Africa’s religious leaders need to join the fight against stigma and HIV/AIDSAugust 1, 2016
Spirituality is an important part of life in Africa.
The need to reconcile, worship, meditate, and pray contributes to peoples’ well-being and is considered “spiritual food.” Throughout the International AIDS Conference in Durban last week, I was reminded of the role that religious leaders and faith-based organisations play in turning the tide on HIV in Africa.
For decades, HIV-related stigma and misinformation have hindered the response to the epidemic in Africa. In the conference’s opening ceremony, Archbishop Desmond Tutu reminded us that HIV has ravaged under-resourced and undereducated communities, as well as those that society has rejected and discriminated against—notably the LGBT community. But theological teachings that reinforce inclusion and human dignity have transformed people’s view of the virus in the region. Because of their respected positions in society, some religious leaders have emerged as strategic facilitators of the conversation around HIV/AIDS, sexuality, and spirituality. They preach inclusivity and work to dispel misconceptions and phobias, fight stigma, and advance access to health services for LGBT communities. They play a critical role in upholding the rights of all people, regardless of HIV status or sexual orientation.
For LGBT and gender variant Africans, the lack of access to adequate HIV prevention and HIV-related health and social services are devastating. Bad policy and programming pose a major obstacle to accessing these services. Culture and religion can have an important role to play in addressing HIV/AIDS in all communities, but that role is often complicated by religious dogma and a multiplicity of cultural practices across Africa.
While it is commendable for religious and cultural leaders to speak out on issues of stigma and discrimination, more must be done to ensure that all LGBT Africans are included in their religious communities. Other leaders in Africa claim to be representing their constituencies when they advocate for homophobic policy—and in many cases, they are reflecting the views of their communities. Too many people remain intolerant and refuse to accept LGBT community members. In places like Tanzania, homophobia is widespread, which makes it more difficult for LGBT people to get the basic care they need; they face obstacles to finding hospitals that will treat them, or accessing government programs that prevent HIV infection. In some places, homosexuality is considered a criminal offence, further isolating the community and resulting in self-destructive behaviour like alcoholism, substance abuse, violence, and suicide.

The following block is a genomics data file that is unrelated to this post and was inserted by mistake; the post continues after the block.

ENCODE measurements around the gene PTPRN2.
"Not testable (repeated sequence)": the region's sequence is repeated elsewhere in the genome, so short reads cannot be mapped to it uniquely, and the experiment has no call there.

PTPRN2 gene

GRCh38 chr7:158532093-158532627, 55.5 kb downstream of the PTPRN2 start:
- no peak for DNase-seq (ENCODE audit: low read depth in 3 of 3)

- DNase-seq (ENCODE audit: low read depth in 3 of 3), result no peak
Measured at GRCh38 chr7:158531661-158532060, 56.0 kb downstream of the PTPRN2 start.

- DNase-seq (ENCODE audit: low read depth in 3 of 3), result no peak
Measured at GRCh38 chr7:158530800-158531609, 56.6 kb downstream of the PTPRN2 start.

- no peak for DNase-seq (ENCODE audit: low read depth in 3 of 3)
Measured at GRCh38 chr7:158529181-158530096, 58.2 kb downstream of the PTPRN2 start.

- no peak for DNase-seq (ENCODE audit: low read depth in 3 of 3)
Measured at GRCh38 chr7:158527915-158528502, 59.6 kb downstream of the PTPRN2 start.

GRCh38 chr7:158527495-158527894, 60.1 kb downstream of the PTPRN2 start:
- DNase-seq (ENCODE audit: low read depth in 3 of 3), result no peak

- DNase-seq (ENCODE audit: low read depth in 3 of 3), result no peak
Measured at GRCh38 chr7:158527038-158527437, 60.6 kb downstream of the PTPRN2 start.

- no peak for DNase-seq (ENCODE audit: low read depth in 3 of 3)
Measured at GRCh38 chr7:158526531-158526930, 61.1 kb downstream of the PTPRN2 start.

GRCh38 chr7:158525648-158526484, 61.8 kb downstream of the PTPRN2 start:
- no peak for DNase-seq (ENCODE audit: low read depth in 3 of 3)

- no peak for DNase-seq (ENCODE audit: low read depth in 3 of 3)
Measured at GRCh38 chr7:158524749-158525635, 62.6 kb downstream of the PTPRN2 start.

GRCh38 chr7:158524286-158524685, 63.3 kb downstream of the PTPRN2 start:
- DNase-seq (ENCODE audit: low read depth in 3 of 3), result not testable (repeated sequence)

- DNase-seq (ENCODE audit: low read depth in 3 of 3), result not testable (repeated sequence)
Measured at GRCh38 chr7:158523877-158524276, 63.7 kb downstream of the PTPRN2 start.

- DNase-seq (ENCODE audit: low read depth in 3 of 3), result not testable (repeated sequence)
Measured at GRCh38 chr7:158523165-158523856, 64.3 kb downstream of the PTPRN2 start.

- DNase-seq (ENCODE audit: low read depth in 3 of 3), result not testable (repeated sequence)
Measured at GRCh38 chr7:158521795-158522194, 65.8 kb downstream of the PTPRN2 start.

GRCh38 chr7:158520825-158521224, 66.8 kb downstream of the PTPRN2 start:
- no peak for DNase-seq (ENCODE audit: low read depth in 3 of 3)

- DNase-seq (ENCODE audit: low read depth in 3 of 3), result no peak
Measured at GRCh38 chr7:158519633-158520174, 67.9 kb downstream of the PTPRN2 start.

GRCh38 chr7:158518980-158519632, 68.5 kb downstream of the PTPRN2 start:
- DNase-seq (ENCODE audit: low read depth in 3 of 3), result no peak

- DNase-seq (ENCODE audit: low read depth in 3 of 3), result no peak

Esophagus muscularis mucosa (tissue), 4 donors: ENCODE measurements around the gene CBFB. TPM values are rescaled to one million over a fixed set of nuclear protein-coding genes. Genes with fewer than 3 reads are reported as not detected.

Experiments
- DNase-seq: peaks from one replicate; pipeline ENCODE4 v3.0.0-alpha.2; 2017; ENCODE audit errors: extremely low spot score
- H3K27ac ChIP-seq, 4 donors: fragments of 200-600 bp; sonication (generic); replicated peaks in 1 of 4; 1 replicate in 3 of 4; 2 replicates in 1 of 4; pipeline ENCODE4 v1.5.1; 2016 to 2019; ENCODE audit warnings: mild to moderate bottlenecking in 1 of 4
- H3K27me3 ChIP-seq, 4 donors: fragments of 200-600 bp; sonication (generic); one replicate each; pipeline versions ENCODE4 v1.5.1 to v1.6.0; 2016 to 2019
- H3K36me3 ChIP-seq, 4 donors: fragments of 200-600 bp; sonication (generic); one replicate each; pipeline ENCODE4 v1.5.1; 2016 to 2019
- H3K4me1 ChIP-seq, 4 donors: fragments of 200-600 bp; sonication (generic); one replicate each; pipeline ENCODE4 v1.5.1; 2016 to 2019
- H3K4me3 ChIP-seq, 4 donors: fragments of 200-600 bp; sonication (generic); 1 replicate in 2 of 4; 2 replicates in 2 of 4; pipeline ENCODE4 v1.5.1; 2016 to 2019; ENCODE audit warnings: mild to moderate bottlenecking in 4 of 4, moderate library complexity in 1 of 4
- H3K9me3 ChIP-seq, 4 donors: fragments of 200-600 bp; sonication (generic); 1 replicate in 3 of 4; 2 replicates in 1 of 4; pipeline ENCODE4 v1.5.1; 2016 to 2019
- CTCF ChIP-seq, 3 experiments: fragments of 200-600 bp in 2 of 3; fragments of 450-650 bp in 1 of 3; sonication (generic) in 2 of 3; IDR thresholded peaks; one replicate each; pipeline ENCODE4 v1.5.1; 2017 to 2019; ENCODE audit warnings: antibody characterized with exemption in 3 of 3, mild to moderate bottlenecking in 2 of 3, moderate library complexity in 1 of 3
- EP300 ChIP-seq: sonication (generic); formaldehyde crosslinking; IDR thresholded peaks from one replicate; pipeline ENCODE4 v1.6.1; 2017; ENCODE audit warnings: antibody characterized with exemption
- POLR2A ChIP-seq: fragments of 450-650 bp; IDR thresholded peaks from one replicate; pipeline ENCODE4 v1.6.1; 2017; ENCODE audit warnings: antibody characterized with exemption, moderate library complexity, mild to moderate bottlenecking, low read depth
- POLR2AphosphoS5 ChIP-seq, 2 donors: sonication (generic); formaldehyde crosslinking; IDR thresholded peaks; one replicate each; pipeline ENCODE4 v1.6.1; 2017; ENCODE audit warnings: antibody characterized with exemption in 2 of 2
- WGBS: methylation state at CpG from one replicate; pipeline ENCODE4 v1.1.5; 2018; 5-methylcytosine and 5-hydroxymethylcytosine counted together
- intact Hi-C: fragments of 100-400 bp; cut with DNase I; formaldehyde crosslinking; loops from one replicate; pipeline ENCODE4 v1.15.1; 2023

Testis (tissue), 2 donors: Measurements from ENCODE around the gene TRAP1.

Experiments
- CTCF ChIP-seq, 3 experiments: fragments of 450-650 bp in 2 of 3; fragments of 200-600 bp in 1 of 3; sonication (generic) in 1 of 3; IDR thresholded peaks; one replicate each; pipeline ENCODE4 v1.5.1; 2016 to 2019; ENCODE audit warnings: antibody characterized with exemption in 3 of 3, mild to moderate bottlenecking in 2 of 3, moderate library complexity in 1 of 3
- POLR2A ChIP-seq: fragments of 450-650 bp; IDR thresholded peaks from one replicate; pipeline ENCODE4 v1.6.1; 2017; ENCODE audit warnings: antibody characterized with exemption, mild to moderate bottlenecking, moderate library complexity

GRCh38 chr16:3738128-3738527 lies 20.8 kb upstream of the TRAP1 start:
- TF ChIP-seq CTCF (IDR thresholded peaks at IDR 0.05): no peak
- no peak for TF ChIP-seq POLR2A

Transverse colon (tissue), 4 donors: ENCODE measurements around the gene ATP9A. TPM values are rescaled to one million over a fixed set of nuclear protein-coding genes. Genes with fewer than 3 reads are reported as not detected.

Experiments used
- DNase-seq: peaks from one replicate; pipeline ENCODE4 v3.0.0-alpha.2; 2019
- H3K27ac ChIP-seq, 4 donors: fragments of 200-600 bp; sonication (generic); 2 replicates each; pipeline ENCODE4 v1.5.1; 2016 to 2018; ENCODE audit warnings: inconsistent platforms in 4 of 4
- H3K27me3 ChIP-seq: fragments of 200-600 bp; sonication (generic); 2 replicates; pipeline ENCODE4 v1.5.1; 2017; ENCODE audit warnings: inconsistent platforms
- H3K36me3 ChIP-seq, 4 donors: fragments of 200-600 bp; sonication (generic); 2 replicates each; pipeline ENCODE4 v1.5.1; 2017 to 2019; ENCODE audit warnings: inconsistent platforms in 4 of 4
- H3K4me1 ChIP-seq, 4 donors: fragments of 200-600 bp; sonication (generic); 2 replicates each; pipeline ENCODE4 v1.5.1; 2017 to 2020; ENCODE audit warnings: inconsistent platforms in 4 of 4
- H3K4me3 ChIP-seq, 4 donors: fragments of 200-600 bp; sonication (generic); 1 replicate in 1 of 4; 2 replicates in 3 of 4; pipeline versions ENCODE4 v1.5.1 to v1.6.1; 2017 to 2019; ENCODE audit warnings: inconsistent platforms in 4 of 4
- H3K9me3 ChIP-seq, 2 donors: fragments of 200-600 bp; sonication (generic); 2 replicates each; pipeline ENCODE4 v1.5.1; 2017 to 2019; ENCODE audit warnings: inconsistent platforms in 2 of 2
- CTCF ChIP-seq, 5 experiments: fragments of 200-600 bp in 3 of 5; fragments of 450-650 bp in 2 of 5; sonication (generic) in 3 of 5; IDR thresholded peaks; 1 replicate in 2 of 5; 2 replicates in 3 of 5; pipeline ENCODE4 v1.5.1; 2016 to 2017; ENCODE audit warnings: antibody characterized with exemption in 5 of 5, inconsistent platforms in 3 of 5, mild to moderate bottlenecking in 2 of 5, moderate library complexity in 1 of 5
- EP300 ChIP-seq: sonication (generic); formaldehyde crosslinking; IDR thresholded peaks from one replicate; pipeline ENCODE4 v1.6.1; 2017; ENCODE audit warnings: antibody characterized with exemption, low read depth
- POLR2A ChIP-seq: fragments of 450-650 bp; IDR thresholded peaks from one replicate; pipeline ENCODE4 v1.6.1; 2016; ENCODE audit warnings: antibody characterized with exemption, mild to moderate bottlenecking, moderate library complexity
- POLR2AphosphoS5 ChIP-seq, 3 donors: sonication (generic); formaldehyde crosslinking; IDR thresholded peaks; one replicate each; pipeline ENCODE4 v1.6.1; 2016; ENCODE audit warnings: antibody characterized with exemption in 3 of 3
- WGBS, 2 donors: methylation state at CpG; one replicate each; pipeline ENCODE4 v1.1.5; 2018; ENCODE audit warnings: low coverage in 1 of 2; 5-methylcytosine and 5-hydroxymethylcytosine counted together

Human beings are social by nature. They need acceptance, belonging, and the comfort of being part of a community. The spiritual beings in us seek expression within our communities; receiving rejection, hate, and revulsion from them leaves deep emotional wounds. Spiritual leaders must use their power and influence to ensure that the public is not focused on the “problem” of LGBT people themselves, but on real problems like equal access to quality health services, and fighting discrimination.
Under the Integrating Spirituality and Sexuality Project, AMSHeR works with LGBT people, religious and cultural bodies, leaders, and faith-based HIV service organisations to break the silence, challenge stigma, and improve access to HIV services for LGBT communities in African countries. These efforts are aimed at improving Africans’ understanding of gender and gender identity, sexualities, sexual orientation, and human rights, as part of a larger transformative theology.
For the conversation to continue, we need more safe spaces for dialogue. The lines of communication must be kept open, and we must take care in words we use. As one biblical verse says, “Death and life are in the power of the tongue.” – Delane Kalembo
To realise an AIDS-free generation, we must eradicate discrimination based on sexual orientation and gender identity. It is time our political, religious, and traditional leaders and community members stand together to fight this epidemic through inclusion, access, and education.